It is a thing of beauty.
3 cups water
3/4 cup sugar
3 ripe but firm pears, preferably Bosc, peeled, quartered and cored
Peel of 1 orange, removed in strips with a vegetable peeler
1/2 vanilla bean
1 1/4 cups unbleached all-purpose flour
1 Tbs. sugar
1/4 tsp. salt
8 Tbs. (1 stick) cold unsalted butter, cut into 1/4-inch cubes
3 Tbs. very cold water
1/4 cup plus 1 Tbs. sugar
3 Tbs. all-purpose flour
1/2 cup heavy cream
1 tsp. vanilla extract
1 Tbs. triple sec
Pinch of kosher salt
To poach the pears, cut a circle of parchment paper that will fit in a medium saucepan. Cut a small circle in the middle of the parchment. In the saucepan, combine the water and sugar and bring to a boil over high heat. Reduce the heat to medium and add the pears and orange peel. Split the vanilla bean and scrape out the seeds with the back of a paring knife; add the pod and seeds to the saucepan. Lay the parchment in the saucepan to submerge the pears. Adjust the heat so that the liquid simmers gently and poach the pears until just tender, about 15 minutes. Let the pears cool in the poaching liquid.
Preheat an oven to 400°F.
To make the dough by hand, in a large bowl, stir together the flour, sugar and salt. Using a pastry cutter or 2 knives, cut the butter into the flour mixture until the texture resembles coarse cornmeal, with butter pieces no larger than small peas. Add the water and mix with a fork just until the dough pulls together.
Transfer the dough to a work surface, pat into a ball and flatten into a disk. (Although many dough recipes call for chilling the dough at this point, this dough should be rolled out immediately for the best results.) Lightly flour the work surface, then flatten the disk with 6 to 8 gentle taps of the rolling pin. Lift the dough and give it a quarter turn. Lightly dust the top of the dough or the rolling pin with flour as needed, then roll out into a round at least 12 inches in diameter and about 1/8 inch thick. Makes enough dough for one 9-inch single-crust pie or one 10-inch galette.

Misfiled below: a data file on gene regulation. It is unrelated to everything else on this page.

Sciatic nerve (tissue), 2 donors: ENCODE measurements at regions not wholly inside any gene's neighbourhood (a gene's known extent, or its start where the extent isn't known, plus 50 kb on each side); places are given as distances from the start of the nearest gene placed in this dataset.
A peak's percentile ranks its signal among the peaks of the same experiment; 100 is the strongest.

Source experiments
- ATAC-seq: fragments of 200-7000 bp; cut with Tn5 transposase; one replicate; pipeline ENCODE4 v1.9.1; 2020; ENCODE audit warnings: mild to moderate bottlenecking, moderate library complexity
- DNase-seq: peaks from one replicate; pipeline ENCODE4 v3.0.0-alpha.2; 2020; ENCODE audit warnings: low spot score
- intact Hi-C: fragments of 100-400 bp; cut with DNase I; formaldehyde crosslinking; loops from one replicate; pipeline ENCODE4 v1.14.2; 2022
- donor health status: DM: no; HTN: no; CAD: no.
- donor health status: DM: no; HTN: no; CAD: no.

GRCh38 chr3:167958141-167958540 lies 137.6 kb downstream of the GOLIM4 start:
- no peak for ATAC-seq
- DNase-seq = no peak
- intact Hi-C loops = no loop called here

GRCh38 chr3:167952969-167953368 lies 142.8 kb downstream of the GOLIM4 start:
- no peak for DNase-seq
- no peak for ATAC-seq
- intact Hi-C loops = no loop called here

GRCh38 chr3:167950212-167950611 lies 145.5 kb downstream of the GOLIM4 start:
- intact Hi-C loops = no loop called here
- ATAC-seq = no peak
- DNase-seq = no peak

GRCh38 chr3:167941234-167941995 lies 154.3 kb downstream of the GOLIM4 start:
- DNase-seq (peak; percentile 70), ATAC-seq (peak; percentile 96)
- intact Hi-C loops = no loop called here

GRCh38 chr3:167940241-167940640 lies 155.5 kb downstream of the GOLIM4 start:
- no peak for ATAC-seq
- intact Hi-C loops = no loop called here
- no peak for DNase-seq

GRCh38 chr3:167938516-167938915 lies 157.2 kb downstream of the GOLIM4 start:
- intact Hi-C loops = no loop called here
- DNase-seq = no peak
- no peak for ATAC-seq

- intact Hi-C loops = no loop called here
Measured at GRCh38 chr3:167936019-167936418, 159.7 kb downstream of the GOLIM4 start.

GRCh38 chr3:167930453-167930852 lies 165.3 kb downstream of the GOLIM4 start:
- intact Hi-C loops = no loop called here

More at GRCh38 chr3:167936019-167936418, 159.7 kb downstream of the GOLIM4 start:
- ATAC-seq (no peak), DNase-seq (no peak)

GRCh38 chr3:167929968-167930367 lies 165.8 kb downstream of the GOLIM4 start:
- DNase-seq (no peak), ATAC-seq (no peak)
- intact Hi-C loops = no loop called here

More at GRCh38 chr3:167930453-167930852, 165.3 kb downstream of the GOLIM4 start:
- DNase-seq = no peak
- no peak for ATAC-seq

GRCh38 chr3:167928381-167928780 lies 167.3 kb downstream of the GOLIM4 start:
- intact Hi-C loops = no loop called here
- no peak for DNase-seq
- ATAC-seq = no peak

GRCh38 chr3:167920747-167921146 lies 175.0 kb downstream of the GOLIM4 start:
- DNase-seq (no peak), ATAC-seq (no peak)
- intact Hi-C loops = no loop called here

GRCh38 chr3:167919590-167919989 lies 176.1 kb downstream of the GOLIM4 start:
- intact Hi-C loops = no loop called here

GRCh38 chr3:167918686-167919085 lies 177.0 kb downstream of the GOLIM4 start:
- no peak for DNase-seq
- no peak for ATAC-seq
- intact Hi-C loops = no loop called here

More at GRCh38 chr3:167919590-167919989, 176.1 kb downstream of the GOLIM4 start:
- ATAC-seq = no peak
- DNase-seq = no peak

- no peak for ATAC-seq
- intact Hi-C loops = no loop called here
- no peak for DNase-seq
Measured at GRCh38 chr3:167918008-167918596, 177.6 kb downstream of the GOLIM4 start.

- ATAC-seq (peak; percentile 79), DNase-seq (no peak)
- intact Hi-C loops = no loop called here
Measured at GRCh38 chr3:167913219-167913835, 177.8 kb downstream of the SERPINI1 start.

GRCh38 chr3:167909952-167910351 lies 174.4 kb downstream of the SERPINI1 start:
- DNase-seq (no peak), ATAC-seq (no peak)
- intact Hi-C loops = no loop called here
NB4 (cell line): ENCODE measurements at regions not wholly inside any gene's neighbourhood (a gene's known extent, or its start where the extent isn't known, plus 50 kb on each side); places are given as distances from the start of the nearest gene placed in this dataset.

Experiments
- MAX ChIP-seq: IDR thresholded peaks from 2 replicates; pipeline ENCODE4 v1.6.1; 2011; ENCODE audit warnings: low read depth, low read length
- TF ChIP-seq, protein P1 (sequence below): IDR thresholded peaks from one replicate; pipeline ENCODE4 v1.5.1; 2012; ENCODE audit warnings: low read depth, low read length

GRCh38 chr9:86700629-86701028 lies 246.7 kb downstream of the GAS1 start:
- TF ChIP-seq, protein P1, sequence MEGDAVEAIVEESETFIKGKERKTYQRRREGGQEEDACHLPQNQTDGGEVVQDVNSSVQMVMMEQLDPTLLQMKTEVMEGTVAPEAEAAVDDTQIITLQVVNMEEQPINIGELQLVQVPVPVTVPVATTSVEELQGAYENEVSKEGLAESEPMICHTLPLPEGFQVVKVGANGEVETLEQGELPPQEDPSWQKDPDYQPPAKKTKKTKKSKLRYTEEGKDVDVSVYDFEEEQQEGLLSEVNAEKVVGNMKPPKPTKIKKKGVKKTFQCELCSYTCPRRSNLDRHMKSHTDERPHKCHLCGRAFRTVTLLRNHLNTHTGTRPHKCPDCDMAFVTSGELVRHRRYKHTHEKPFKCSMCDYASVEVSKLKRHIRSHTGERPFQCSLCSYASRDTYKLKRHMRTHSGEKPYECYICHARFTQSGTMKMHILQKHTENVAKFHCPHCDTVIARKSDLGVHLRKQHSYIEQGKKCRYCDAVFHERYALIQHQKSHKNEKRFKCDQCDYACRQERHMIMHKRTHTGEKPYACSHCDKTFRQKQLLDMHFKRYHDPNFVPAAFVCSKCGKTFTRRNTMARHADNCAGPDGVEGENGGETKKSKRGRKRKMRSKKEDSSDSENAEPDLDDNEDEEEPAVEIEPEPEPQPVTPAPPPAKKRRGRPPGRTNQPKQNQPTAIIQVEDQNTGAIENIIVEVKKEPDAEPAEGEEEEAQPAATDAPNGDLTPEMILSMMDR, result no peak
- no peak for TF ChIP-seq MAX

On a lightly floured work surface, roll out the dough into a 13-inch round. Transfer to a 10-inch tart pan with a removable bottom and ease the dough into the pan. Trim away any excess dough. Line the tart shell with aluminum foil and fill with pie weights or dried beans. Bake until the crust is dried out and just starting to color a bit, about 20 minutes. Remove the foil and weights. Let the crust cool. Reduce the oven temperature to 350°F.
Cut each pear quarter lengthwise into 4 slices, then lay most of the pear slices in the crust in an overlapping circle close to the rim. Use the remaining slices to fill the middle.
In a bowl, beat together the egg and the 1/4 cup sugar until thick and pale. Beat in the flour and then the cream, vanilla and salt. Pour the custard evenly over the pears. Bake until the custard starts to puff up, about 10 minutes. Sprinkle the 1 Tbs. sugar over the top of the tart. Continue to bake until the custard is set and lightly browned, 15 to 20 minutes more. Transfer the pan to a wire rack and let cool until warm or room temperature before slicing and serving.
I used this recipe with some slight changes.